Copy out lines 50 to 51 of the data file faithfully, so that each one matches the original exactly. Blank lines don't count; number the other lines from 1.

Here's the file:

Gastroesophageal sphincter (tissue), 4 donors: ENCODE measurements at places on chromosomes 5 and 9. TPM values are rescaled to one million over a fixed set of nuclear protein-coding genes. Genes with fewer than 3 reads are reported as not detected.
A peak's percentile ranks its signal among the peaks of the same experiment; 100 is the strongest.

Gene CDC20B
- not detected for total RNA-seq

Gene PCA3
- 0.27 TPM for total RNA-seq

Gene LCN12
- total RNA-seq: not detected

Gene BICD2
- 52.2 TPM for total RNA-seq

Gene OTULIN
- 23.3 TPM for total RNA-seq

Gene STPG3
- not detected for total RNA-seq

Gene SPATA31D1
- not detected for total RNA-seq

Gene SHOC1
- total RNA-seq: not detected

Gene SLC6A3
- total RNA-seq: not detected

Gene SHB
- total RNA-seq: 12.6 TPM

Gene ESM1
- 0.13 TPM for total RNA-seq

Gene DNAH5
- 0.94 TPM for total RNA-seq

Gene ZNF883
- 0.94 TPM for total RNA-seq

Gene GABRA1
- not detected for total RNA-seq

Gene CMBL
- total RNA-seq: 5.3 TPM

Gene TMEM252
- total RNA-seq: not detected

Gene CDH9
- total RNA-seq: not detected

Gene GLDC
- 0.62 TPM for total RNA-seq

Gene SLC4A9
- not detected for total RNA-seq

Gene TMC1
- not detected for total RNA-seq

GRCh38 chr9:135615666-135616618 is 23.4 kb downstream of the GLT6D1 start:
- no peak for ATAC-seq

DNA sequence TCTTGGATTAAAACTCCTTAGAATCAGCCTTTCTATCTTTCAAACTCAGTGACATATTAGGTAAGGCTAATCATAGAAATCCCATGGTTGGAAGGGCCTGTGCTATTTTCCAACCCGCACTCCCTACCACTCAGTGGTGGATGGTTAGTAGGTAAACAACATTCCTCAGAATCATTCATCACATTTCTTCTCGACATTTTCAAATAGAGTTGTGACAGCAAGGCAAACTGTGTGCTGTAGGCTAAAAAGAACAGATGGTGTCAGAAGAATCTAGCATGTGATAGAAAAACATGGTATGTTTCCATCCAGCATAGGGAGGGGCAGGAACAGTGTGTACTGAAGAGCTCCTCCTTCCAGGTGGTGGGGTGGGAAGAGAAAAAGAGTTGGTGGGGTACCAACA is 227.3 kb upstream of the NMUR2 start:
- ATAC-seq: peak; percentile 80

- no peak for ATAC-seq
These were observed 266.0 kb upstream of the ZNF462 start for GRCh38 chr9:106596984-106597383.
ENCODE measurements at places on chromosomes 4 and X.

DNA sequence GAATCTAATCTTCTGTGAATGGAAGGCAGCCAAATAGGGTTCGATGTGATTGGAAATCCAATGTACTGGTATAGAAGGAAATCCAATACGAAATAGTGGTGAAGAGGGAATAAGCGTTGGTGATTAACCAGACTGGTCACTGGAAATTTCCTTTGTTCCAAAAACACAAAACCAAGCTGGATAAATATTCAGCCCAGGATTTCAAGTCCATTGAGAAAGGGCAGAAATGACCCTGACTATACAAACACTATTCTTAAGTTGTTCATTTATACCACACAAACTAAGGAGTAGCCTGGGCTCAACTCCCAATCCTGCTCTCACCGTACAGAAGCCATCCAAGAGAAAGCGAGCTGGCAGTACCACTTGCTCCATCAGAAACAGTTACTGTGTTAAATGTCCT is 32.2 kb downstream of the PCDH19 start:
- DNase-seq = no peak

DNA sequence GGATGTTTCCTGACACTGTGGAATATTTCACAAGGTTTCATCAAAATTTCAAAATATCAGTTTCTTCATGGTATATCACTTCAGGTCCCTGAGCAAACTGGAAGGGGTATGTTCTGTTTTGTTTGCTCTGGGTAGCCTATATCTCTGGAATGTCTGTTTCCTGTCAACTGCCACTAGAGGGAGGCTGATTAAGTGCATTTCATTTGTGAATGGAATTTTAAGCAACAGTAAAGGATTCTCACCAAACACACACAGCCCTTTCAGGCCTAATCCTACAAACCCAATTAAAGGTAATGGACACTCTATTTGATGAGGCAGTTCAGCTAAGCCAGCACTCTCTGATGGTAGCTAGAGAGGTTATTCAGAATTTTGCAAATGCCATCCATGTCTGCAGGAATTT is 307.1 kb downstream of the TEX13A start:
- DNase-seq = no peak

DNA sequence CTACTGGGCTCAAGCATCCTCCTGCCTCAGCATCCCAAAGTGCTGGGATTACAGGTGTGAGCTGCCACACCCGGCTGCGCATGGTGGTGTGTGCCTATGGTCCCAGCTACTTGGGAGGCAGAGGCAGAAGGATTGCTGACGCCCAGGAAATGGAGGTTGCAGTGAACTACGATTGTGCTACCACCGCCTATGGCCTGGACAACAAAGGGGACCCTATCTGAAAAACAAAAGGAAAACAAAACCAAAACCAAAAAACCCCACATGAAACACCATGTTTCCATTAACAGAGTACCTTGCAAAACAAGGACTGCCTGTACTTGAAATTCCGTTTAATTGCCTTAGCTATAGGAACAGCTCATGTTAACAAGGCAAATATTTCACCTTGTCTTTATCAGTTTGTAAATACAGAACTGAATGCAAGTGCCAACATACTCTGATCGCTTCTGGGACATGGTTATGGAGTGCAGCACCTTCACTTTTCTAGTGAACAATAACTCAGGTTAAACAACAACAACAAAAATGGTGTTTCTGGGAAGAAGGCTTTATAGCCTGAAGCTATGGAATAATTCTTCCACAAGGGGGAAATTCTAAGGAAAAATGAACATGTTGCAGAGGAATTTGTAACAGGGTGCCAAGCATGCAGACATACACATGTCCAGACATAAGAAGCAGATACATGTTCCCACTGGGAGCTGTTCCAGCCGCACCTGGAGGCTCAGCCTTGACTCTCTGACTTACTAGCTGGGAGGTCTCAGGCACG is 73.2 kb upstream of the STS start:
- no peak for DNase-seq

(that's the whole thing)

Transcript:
DNA sequence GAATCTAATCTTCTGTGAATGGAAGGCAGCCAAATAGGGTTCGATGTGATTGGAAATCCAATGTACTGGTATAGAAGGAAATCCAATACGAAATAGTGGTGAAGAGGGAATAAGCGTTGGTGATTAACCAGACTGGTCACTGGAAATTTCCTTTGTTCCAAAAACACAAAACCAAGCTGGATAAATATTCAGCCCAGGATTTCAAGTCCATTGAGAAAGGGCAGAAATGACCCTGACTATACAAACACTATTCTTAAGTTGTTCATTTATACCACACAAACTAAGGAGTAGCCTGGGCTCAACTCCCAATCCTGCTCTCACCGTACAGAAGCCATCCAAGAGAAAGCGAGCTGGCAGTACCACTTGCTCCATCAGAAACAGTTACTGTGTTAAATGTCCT is 32.2 kb downstream of the PCDH19 start:
- DNase-seq = no peak